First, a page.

Board member Win Stuebner said he would work with the graphic artist who designed the original messages to develop more signage that can be put on buildings. He also reported a resident recently had sent him photos of signage on lamp posts that is being employed in another part of the commonwealth.
"I had gotten positive remarks about the signs, the ones on the sidewalks, but if somebody slipped, you can't leave them there," Ruth Harrison said.
Harrison was elected the board's chair, and the panel resolved to hold her and future chairs to a limit of up to three years in the post in order to create more rotation than the board has seen in the past. Stuebner was named the vice chair.
And the board was introduced to an applicant to join group. Dr. Devan Bartels attended the virtual meeting. She has a citizen interest form pending at Town Hall, and the current members agreed to give her a positive recommendation to the town manager, who appoints members of the board. 
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Mount Greylock Superintendent Succession Topic in Exec Session

By Stephen DravisiBerkshires Staff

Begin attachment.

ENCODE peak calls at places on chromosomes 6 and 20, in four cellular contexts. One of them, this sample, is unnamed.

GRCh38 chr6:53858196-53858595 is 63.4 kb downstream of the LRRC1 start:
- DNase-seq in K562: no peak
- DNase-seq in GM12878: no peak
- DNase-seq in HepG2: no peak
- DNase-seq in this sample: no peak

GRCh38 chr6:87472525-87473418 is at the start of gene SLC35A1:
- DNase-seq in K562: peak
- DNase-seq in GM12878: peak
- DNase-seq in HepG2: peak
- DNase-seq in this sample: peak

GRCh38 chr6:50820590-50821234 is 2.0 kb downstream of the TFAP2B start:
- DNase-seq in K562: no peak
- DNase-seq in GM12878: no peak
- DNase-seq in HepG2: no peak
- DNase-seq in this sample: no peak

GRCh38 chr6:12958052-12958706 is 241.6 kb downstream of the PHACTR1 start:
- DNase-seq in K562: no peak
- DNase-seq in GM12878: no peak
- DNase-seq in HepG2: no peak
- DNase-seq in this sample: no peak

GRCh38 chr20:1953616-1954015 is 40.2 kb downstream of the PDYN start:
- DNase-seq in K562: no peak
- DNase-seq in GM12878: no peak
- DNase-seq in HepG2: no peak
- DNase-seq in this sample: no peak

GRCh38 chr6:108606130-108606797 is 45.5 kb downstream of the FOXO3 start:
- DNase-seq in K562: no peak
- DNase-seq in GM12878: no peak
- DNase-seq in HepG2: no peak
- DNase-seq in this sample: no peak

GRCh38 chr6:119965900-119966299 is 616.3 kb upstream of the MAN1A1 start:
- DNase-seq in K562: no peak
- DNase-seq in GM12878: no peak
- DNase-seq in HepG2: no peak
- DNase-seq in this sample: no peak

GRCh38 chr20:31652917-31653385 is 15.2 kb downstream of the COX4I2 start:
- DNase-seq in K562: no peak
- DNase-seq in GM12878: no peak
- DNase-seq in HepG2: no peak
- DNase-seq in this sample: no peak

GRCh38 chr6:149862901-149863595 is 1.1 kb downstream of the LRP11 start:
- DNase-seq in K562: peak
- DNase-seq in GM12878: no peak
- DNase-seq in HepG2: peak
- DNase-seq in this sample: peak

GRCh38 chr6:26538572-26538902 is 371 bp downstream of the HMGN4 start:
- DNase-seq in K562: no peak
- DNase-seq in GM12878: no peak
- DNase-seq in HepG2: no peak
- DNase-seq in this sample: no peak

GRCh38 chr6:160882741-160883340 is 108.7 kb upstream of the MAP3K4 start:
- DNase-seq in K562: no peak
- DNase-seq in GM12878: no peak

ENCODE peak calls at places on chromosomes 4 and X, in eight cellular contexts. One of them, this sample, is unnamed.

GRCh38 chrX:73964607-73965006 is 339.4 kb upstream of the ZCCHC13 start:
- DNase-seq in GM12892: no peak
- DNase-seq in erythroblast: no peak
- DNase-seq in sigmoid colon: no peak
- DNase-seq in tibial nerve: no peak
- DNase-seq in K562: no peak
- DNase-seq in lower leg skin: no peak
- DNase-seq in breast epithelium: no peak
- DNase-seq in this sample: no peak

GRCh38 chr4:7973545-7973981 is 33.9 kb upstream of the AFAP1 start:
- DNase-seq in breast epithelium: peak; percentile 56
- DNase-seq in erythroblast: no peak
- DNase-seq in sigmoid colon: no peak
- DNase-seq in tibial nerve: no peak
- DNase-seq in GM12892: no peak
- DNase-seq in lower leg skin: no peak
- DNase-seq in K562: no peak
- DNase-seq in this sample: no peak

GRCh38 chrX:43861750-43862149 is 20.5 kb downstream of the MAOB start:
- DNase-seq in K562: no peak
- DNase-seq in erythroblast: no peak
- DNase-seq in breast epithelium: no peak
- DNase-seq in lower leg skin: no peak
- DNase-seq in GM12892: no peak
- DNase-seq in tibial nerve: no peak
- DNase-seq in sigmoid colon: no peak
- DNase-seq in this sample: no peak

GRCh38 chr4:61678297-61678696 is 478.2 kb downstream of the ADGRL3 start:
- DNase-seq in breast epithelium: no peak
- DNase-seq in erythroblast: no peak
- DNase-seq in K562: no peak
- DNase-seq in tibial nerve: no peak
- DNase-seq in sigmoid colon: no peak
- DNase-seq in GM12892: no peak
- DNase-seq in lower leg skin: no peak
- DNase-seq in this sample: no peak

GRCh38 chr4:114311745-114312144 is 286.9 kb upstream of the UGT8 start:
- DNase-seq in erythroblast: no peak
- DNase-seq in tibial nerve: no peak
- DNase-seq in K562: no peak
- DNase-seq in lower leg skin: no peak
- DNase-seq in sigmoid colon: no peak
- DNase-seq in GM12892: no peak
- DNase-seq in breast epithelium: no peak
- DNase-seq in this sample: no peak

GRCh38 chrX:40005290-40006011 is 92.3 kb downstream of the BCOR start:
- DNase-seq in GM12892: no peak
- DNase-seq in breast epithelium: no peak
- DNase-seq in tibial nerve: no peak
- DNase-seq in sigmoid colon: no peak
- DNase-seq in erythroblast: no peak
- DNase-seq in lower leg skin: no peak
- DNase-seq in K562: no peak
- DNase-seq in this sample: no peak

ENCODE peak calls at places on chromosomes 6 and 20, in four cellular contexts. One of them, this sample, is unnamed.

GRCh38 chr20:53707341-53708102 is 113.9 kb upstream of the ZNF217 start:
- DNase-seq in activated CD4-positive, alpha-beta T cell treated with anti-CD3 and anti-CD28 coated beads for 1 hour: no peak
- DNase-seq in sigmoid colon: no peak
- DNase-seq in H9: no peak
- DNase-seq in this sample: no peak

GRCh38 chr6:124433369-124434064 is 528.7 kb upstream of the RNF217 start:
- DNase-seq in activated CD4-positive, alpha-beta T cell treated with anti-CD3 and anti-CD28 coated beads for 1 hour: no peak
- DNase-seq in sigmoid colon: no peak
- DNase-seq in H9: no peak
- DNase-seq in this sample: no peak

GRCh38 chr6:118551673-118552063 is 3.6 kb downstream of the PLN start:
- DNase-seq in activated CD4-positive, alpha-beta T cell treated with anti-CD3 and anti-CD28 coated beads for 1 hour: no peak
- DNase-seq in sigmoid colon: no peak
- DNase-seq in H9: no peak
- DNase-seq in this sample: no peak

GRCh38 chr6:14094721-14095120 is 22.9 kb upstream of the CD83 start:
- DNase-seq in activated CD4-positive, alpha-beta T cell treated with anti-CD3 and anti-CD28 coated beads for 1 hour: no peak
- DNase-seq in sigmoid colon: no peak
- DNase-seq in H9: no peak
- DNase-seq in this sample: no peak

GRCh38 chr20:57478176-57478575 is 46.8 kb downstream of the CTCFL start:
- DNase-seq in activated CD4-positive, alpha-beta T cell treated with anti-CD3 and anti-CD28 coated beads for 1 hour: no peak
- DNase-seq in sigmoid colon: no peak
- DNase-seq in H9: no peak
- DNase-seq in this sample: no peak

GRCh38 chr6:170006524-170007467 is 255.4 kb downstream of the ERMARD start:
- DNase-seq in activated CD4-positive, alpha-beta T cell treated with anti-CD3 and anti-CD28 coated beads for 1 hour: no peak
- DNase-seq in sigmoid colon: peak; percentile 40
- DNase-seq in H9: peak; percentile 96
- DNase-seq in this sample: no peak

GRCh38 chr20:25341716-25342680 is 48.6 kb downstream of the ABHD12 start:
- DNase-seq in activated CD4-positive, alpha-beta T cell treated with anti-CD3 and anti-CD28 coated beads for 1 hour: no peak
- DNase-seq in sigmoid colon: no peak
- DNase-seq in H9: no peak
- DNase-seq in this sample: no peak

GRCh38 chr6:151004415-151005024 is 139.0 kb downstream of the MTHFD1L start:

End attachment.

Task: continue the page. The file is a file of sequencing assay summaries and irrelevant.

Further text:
WILLIAMSTOWN, Mass. — Executive session minutes from the Mount Greylock Regional School Committee show that the panel did discuss a succession plan for the district's superintendent behind closed doors, and the minutes shed light on the reason for the superintendent's subsequent departure.
In mid-July, filed an Open Meeting Law complaint against the committee alleging that, "at the very least, the School Committee's deliberations on July 1 strayed into territory not covered by the stated exception to the Open Meeting Law."
That meeting was one of four held in executive session for the stated purpose of conducting contract negotiations with nonunion personnel, specifically the superintendent.
An extemporaneous statement by committee member Al Terranova at a July 13 public meeting indicated that the panel did more behind closed doors than simply discuss contract negotiations.